I was recently discussing usability testing and our product with a friend, who asked what one can realistically glean from a few individual usability tests. After all, a small sample set is not significant, and there’s no assurance that those individuals are representative.

He indicated that he would only be comfortable with a large sample set, which could be difficult to assess using a tool such as TryMyUI. While Nielsen et al have found that in many ways the optimal number of users is 5 or so, I tried to provide a more quotidian response.


Traveling outside of your mind

Imagine you visit a foreign country, say China or Mongolia or the Middle East, and find yourself in conversation with one or two local individuals. Can you learn anything from these conversations? After all, who’s to say they are representative of prevailing attitudes?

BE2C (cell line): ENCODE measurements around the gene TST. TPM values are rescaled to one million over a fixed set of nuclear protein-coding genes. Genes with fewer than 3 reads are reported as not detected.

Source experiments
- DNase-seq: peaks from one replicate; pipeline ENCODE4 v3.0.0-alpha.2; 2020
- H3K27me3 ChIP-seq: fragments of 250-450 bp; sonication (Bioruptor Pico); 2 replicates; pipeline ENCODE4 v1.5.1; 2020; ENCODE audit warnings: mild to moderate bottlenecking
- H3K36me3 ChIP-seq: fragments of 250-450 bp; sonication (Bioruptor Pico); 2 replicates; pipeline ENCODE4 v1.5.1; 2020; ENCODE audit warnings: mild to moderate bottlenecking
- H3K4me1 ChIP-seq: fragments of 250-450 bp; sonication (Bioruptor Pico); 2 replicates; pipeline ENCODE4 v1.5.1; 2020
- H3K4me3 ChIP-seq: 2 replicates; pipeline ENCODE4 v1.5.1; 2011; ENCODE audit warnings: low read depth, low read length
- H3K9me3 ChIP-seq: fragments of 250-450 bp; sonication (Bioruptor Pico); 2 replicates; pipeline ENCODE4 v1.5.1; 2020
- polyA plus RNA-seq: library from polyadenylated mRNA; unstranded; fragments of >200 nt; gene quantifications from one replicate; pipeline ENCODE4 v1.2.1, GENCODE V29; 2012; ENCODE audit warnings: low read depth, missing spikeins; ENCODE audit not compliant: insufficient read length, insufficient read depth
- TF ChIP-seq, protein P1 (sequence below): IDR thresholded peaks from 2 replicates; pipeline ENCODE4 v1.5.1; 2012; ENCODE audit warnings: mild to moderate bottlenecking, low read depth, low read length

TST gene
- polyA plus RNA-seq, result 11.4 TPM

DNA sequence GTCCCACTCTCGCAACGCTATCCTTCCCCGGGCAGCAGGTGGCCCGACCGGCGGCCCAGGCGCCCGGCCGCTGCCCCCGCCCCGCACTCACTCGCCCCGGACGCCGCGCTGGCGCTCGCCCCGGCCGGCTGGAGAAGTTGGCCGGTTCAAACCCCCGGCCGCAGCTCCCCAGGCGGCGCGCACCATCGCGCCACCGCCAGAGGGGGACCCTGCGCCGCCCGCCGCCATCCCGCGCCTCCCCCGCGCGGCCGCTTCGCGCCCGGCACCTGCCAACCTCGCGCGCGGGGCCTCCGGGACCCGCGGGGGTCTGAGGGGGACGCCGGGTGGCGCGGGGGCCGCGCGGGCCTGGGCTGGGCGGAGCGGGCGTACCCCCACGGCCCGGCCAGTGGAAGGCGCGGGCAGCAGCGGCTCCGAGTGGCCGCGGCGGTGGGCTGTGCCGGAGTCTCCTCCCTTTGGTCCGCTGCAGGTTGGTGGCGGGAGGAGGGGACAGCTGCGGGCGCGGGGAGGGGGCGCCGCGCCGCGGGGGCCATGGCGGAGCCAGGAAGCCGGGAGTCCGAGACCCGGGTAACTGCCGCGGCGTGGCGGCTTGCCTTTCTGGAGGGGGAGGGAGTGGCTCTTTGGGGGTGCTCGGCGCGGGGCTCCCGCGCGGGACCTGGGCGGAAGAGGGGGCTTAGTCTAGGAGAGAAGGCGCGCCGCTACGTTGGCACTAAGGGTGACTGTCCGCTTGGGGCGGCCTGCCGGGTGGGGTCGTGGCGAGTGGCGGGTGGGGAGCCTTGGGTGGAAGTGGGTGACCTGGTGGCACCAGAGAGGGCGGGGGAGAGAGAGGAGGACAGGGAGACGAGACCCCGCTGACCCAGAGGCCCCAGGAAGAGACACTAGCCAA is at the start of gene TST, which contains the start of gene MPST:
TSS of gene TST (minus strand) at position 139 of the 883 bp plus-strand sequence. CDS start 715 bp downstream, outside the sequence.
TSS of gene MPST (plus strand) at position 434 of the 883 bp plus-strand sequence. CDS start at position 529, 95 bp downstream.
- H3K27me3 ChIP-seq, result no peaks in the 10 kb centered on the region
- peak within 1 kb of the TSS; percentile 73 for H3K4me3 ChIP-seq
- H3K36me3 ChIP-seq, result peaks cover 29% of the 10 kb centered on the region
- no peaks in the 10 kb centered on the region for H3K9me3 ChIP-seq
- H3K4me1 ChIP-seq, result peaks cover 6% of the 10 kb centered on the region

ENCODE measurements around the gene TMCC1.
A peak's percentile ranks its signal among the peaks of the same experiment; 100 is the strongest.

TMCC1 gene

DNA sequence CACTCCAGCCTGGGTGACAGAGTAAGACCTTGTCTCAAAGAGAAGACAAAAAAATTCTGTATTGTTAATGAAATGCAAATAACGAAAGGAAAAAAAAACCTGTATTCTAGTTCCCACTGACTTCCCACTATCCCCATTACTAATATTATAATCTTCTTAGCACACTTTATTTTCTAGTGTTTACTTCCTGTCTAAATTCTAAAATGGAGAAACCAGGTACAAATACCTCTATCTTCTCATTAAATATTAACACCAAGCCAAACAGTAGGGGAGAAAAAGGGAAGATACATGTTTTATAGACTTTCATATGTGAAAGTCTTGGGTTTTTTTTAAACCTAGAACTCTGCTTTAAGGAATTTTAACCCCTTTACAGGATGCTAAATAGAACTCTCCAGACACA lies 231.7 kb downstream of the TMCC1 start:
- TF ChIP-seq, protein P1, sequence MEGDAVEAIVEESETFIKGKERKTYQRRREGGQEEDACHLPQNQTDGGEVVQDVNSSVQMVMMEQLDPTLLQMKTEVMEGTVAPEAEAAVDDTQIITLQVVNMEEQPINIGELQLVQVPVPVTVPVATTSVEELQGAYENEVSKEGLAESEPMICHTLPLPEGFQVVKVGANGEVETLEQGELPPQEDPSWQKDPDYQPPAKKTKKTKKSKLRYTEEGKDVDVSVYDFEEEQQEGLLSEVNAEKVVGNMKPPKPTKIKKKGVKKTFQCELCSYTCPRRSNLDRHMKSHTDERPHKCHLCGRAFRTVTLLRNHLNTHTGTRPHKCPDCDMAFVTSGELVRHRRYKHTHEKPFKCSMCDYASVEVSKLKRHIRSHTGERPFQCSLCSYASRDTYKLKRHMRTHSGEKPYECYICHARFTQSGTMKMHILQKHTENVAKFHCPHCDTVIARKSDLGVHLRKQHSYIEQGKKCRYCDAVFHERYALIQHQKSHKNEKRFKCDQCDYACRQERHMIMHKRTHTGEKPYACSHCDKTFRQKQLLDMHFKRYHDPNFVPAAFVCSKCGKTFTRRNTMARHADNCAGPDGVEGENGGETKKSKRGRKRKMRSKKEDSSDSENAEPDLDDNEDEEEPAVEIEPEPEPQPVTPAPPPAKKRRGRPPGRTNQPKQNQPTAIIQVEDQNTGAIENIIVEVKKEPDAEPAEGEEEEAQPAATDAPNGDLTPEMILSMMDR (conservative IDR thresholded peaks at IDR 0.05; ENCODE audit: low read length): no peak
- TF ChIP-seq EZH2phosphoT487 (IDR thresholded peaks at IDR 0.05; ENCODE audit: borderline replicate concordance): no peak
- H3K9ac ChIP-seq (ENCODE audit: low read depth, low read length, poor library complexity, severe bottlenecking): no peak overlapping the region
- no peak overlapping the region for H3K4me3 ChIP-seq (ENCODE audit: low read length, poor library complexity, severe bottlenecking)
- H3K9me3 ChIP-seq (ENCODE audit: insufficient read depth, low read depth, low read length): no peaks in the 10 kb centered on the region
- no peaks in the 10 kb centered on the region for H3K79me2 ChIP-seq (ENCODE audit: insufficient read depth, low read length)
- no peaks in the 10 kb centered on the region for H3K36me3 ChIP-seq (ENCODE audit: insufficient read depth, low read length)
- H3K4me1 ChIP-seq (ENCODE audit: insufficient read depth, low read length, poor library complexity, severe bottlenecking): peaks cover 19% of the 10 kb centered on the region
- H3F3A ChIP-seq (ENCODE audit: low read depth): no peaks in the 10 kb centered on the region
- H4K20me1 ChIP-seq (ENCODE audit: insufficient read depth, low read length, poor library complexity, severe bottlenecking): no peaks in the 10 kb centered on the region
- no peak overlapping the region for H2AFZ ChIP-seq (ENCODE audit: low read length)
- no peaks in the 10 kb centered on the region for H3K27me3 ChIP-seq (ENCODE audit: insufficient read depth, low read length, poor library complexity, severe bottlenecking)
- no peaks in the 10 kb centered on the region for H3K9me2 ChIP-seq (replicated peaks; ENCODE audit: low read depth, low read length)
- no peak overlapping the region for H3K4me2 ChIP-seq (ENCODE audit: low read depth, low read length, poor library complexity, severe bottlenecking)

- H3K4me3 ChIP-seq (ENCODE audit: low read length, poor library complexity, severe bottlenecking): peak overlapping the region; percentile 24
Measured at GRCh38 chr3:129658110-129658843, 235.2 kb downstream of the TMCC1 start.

Of course, the answer is yes, you can learn something, because the exposure to a different perspective is often educational, and may contain many “aha” moments. This is particularly true politically, because we approach global political issues with a lens shaped by our media, political environment, and so forth, which is quite different from that of other countries. That is, our mental model is quite different from that of others. Similarly, albeit usually not to the same degree, we design websites with our mental models, which are not necessarily the same as that of our target audience. After all, we are experts both in the domain and in the technology.

Even a few narrated user testing videos can be instructive in showing us how well our mental models/information architecture map to what is expected by our audience. It may not be scientifically “valid” to make judgments based upon a couple of data points, but what we’re doing is not “scientific,” it’s softer and more creative and deductive.


Check out a user testing example to see what you can learn from a usability study.